International Commission on Large Dams Conference

Good morning,
My name is Michael Connor and I am the Commissioner of the Bureau of Reclamation. On behalf of President Obama, Secretary of the Interior Sally Jewell, and the men and women of the Bureau of Reclamation, I send you greetings from Washington, DC. I know you will enjoy your time in the beautiful Pacific Northwest. I am humbled President Obama nominated me to be the Deputy Secretary of the Interior. I very much look forward to working with Secretary Jewell, who is an energetic leader and has a strong vision for the future. Until I am confirmed by the Senate, however, I am the on the job as Reclamation Commissioner.
The Pacific Northwest is the perfect location to host a conference on large dams. The Columbia River is home to some of the largest dams in the United States, including one of the largest concrete structures in the world, Grand Coulee Dam, which is just a few hours from your conference location.
Reclamation has a long tradition of working with ICOLD since its inception in 1928. Bringing large dam owners together from around the world to share information on dam safety, security, operations and maintenance can only lead to more consistent standards and safer and more reliable dams. Reclamation has been building dams and water projects for the last 111 years. We now manage 476 dams, own and operate 53 power plants that produce, on average, 40-billion kilowatt-hours per year, enough power for more than 3-and-a-half million people. ICOLD was formed in 1928 – the same year that Reclamation began building large dams throughout the American West. Hoover, Grand Coulee, Shasta, Folsom and Glen Canyon dams were all developed during this time, dams some of you will see following the conference during the study tours that are planned.
These dams have had a large impact on the development of the western United States, providing hydropower and consistency in water delivery that has allowed the communities near them to grow and be vital to the economies of the United States and the world.
Today, these investments are having a big impact on the economy of the United States. In a recent economic report released by the Department of the Interior, it found Reclamation contributed $51.7 billion to the United States economy in 2012 and supported more than 360,000 jobs. But following the big dam era, we began to learn of the impacts these dams have had on the environment and ecosystems and started working on doing a better job of integrating their operations to not only support water and power development, but ensure healthy ecosystems. We are starting to see success in this area.
In the Pacific Northwest, the wild salmon and steelhead are returning to spawn in the Columbia River Basin streams and rivers. Updated data show most populations that spawn in the interior Columbia River Basin have increased in abundance since the first Endangered Species listings of the 1990s.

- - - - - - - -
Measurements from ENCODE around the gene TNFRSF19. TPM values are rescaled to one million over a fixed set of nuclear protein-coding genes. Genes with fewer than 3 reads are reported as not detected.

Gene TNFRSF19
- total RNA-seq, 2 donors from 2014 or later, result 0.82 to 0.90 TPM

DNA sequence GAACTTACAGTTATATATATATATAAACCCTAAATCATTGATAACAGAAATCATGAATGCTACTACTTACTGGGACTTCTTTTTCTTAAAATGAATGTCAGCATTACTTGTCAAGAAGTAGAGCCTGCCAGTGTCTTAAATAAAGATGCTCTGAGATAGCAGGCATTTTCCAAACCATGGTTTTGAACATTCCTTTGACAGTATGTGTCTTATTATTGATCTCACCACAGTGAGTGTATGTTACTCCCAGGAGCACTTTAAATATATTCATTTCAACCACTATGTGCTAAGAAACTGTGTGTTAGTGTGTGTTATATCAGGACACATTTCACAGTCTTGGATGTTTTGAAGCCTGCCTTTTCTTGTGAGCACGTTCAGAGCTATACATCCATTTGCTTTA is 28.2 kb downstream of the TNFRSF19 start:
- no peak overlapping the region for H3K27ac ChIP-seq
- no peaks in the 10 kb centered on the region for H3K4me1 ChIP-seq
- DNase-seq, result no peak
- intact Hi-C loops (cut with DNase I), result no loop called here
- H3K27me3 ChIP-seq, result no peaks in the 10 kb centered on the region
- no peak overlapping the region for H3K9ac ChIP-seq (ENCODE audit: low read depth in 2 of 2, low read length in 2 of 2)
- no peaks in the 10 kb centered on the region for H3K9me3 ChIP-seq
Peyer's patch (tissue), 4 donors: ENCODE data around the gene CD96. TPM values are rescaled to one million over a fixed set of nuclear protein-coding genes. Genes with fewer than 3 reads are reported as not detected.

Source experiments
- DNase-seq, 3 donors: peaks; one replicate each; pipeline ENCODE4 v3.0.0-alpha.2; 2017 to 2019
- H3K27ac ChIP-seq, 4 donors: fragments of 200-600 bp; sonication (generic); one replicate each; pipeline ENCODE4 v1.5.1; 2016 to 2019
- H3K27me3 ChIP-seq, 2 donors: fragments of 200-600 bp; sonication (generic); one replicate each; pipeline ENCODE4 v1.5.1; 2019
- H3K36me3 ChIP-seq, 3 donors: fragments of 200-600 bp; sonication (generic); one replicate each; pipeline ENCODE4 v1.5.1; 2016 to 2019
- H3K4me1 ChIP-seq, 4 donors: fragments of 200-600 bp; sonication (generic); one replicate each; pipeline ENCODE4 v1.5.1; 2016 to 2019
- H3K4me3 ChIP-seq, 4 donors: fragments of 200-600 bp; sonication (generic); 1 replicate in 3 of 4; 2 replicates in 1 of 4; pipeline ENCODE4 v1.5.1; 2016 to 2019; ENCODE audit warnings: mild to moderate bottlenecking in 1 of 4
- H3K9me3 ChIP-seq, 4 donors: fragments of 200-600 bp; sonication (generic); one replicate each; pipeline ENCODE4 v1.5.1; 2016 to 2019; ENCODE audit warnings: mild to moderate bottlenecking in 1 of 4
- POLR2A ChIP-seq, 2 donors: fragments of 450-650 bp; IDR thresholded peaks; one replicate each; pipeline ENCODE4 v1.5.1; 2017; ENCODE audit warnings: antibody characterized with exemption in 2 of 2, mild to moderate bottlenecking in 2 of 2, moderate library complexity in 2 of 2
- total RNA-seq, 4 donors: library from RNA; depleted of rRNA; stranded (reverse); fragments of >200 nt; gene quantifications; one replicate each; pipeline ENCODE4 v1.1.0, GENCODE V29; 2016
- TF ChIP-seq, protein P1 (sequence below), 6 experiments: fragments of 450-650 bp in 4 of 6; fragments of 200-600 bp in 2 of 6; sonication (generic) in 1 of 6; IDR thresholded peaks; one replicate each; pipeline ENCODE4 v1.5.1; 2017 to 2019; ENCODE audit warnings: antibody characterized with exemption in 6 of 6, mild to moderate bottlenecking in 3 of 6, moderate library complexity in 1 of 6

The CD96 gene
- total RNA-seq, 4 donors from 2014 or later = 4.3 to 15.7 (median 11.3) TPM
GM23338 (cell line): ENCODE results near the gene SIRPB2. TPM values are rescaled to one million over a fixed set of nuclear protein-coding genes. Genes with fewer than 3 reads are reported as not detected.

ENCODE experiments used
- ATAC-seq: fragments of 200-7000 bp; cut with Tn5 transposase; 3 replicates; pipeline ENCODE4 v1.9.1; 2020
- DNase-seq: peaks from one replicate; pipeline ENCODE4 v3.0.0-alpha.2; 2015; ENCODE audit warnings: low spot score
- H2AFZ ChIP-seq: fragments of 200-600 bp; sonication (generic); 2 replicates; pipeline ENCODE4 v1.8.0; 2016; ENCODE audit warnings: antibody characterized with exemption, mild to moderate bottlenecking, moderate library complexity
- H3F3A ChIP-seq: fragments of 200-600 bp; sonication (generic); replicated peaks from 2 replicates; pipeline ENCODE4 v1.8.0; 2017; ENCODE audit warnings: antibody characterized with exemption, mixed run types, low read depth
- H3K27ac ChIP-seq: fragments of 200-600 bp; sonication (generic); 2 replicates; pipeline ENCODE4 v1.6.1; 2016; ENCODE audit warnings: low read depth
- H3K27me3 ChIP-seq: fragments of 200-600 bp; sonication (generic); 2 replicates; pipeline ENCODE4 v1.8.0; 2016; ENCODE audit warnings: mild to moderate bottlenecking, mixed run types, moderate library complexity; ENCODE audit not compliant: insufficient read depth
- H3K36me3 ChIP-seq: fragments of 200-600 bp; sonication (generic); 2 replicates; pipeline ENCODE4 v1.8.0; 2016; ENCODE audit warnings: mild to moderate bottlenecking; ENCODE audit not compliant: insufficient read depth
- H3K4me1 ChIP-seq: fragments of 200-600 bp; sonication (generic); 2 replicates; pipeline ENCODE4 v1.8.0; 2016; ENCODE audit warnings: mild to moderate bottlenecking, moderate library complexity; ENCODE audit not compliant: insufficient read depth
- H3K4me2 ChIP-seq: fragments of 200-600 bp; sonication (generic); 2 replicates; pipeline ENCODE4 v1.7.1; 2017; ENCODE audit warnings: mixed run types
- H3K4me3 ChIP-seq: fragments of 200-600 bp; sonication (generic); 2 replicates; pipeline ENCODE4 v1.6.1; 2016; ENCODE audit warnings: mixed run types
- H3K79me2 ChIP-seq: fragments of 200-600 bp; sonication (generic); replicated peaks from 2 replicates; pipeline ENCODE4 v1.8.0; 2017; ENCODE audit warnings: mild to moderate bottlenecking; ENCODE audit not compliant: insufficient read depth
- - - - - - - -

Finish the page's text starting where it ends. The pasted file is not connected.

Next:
We are also experiencing challenges due to a changing climate. Perhaps nowhere is that more evident than in the Colorado River Basin in the southwestern United States. Last winter, we released a major study that looked at the water supply and demand throughout the entire Colorado River Basin over the next 50 years.
The report projected an average supply and demand imbalance by the year 2060 of more than 3.2 million acre-feet on average.
The largest increase in demand is due to the need to support a growing population in the basin. Population is expected to grow from its present level of about 40 million to approximately 76.5 million people by the year 2060.
The only way to solve this challenge is by working collaboratively with all the parties in the Colorado River basin. Working together, our goal is to meet the water supply and demands in the years to come. The report included a range of proposed strategies from stakeholders to mitigate the projected imbalance. We have already identified the next steps with our partners and are working expeditiously to close the gap.
Finally, like all of you, we are facing the challenge of aging infrastructure within the Bureau of Reclamation. Many of our facilities are more than 60 years old. Reclamation is actively maintaining and improving its infrastructure to ensure system reliability, safety and to conserve water. We will continue our efforts to ensure our facilities will reliably deliver water and generate power for the foreseeable future. Thank you again for your time and I hope you have a great conference.

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